Rites of Passage: A Yankee Family Story
The framed cover is on a wall and the helmet is atop a bookcase. Baseball was a potent vehicle for the assimilation of my German immigrant father into American culture. He arrived in New York from Munich in 1927, the year Babe Ruth hit 60 home runs.
He went to lots of games and, when he married late in life and had a son, he took the son to Yankee Stadium all the time. We'd walk to 86th Street and Lexington Avenue to take what I've always known as the Woodlawn-Jerome (now romantically renamed the No. 4 train), watch a game (for a few bucks, lower grandstand, between home and first), maybe two games on a Sunday, then head home.
I always knew that those formative years as a young immigrant impacted dad in various, arguably strange ways. He would sometimes spontaneously utter, "It's a pop-up." He swore that was the result of once sitting near some passionate female fan who, regardless of where a ball was hit, instantly proclaimed, "It's a pop-up!" It was his own Yankee Tourette's syndrome.
Later on, I learned from my mother that when I was small, he called me "McDougald." That was in honor of Gil McDougald, a terrific 1950s Yankees infielder who is somewhat forgotten in history despite the sort of track record--.276 lifetime average, five-time All Star, dandy fielder--which would make him a millionaire many times over today.
When I married late in life and had a son, a close friend's son found the little autographed helmet on a sports memorabilia website and gave it to me as a present. It's become a fixture in the room of my son, Blair, whose first t-ball team last summer was, wouldn't you know, the Yankees.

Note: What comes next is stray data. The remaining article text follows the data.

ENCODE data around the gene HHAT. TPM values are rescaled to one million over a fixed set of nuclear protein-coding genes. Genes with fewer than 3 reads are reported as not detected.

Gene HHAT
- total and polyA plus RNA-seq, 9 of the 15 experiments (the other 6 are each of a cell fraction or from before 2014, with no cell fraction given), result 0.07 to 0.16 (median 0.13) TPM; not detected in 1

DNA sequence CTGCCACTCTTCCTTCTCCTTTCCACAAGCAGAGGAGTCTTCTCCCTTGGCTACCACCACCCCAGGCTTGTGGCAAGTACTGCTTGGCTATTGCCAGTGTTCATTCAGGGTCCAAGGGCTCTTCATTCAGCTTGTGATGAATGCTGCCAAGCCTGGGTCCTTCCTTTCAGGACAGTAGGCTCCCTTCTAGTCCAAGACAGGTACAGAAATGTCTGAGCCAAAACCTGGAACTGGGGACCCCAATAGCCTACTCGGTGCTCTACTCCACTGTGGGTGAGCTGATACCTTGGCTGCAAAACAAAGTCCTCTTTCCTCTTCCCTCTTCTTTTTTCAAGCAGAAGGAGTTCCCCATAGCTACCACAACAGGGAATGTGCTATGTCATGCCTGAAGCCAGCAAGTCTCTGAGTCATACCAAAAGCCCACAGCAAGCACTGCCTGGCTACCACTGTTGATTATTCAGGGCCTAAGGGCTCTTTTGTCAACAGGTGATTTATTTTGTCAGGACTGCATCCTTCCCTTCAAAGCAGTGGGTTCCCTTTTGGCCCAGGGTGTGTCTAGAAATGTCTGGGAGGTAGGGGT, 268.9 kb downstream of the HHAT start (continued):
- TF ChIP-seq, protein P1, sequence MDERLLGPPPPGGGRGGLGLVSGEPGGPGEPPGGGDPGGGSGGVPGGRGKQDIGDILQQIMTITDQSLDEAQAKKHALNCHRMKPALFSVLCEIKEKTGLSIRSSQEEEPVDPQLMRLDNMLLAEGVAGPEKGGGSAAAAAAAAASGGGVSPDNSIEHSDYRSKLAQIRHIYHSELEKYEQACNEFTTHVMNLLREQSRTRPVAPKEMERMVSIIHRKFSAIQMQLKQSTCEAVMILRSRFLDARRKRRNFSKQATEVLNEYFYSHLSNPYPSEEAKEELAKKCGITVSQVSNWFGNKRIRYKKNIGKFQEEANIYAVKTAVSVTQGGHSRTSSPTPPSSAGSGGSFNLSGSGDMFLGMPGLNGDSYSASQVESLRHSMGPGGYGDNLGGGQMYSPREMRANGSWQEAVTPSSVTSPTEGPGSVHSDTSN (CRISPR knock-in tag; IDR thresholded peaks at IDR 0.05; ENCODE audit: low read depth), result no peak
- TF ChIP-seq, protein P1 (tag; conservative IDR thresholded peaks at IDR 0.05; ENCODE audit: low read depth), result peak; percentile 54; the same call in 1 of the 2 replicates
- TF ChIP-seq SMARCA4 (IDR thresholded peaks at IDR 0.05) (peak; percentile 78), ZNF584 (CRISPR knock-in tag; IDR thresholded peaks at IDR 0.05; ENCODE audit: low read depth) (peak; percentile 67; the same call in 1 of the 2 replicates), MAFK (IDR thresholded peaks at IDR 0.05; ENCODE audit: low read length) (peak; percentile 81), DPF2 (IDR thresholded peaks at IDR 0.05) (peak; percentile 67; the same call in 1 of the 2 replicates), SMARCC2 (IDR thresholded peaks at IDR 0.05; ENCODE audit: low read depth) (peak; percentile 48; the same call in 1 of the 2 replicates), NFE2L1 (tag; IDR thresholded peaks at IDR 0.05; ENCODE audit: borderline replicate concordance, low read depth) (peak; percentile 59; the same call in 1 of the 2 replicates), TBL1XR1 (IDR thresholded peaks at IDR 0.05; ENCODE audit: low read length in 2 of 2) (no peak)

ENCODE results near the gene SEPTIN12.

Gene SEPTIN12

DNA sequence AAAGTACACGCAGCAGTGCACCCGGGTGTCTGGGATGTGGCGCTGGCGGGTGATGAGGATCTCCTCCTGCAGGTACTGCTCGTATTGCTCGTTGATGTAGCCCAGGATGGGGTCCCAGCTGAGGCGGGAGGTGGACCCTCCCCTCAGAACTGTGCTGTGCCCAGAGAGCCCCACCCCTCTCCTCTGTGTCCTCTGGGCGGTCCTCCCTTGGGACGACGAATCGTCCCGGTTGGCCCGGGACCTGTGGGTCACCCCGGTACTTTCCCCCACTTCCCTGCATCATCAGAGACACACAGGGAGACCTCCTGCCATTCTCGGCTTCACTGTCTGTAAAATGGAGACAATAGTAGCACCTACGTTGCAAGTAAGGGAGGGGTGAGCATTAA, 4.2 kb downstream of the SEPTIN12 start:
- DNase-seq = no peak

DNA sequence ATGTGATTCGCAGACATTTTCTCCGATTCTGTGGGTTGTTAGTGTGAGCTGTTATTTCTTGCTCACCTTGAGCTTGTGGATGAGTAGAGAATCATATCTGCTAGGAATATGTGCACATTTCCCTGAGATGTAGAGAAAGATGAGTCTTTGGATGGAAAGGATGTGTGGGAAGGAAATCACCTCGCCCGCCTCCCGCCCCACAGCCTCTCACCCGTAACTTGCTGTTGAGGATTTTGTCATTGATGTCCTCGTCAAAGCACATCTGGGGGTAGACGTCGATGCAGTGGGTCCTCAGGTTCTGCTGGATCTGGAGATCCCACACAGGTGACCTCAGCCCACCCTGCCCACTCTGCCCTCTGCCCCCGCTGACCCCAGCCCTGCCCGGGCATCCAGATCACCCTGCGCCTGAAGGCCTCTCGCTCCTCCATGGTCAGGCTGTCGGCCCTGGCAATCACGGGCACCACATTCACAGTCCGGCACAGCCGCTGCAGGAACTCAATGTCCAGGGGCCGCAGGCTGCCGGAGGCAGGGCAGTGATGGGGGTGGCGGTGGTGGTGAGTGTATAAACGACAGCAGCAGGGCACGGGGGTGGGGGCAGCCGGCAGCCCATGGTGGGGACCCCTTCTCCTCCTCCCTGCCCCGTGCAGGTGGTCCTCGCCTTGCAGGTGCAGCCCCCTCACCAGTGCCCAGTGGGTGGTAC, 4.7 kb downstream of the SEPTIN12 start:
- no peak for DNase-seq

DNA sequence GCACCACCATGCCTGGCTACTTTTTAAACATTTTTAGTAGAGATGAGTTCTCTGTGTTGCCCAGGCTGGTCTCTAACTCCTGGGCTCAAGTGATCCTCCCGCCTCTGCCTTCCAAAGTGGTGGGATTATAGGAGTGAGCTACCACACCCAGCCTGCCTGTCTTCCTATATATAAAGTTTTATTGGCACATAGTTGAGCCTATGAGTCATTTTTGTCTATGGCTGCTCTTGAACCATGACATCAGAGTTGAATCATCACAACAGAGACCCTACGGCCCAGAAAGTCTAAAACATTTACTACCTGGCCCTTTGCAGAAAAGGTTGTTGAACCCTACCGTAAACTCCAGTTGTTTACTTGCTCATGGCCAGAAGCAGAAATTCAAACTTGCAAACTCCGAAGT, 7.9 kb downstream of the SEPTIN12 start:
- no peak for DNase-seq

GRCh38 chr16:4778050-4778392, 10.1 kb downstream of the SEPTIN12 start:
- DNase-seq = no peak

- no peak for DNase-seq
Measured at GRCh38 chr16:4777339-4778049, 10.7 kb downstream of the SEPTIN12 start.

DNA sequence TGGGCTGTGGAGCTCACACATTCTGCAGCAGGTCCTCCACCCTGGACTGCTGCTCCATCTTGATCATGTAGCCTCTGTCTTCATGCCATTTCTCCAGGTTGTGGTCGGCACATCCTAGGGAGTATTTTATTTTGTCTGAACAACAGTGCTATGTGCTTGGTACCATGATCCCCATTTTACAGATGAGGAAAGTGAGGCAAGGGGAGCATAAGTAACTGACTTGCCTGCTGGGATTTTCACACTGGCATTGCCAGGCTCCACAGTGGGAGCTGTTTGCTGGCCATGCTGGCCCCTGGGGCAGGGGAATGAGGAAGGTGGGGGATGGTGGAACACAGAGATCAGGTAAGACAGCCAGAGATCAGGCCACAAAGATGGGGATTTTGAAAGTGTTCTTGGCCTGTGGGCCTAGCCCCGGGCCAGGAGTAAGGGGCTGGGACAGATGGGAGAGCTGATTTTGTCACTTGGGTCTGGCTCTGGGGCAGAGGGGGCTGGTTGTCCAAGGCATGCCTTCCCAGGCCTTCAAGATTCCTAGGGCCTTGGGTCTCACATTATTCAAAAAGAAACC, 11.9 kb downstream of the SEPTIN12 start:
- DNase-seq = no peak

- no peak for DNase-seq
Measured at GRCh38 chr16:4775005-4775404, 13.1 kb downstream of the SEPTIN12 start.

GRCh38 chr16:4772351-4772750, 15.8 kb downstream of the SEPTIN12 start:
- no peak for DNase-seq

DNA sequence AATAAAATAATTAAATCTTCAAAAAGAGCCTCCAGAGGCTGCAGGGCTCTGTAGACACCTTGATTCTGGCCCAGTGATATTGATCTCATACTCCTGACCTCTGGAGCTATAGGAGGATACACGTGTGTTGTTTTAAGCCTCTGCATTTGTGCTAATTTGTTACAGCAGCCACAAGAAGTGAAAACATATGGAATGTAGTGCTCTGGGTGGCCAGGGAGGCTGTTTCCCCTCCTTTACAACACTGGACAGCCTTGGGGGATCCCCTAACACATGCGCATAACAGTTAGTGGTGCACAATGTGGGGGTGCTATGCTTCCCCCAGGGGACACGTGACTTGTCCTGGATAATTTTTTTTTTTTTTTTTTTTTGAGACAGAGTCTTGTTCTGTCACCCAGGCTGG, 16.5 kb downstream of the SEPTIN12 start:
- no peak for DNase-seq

A few years ago, I was feeling nostalgic and sorry that my dad, who passed away in 1988, wasn't around to see Blair and the little plastic helmet. I felt compelled to reach out to Gil McDougald himself with this tale of generational continuity. I found his address and wrote him a letter about my father loyalty to him and a little boy in Chicago who slept near the helmet he autographed. I never heard back but that didn't really matter.
Fast forward to last night, Nov. 4, 2009, and watching the sixth game of the World Series with my son, who had turned six the day before. To my wife's chagrin, he's picked up on my rather overt fidelity to the Yanks. I let him watch a few innings, then took him to his room and read him a favorite story about a peddler who wears a whole bunch of different colored hats.
"Daddy, will you tape the game for me?" he asked.
After watching way too many post-game interviews after the Yankees victory ("Alex, does it get any better than this?" was among the typically acute queries), I went back upstairs, brushed my teeth and headed down the hall to his room. There was Blair, spread-eagled above his blanket and sheets, grasping his favorite penguin.
This morning, our five-month-old awoke in his crib and my wife brought him into our bed around 5 a.m. A few minutes later, there came the pitter-patter of little feet hustling down the hall toward us. It was Blair, wearing his baseball glove and holding his favorite yellow tennis ball.
"Did the Yankees win?" he asked. I said yes. Delighted, he announced, "The Yankees have won the World Series 27 times, Daddy!" He proceeded to kiss his baby brother, who was smiling, screaching and peddling some imaginary bike with his feet.
It just so happens that, after a long period of unemployment, I returned to work fulltime the other day. And, now, the Yanks have won again. Sometimes the past is prologue. Thanks, Dad, Gil, Mickey and, of course, little Blair, who can now be heard bouncing the ball in the family room.
Photo Credit: Flickr Users Ben Yankee and Thomas Duchnicki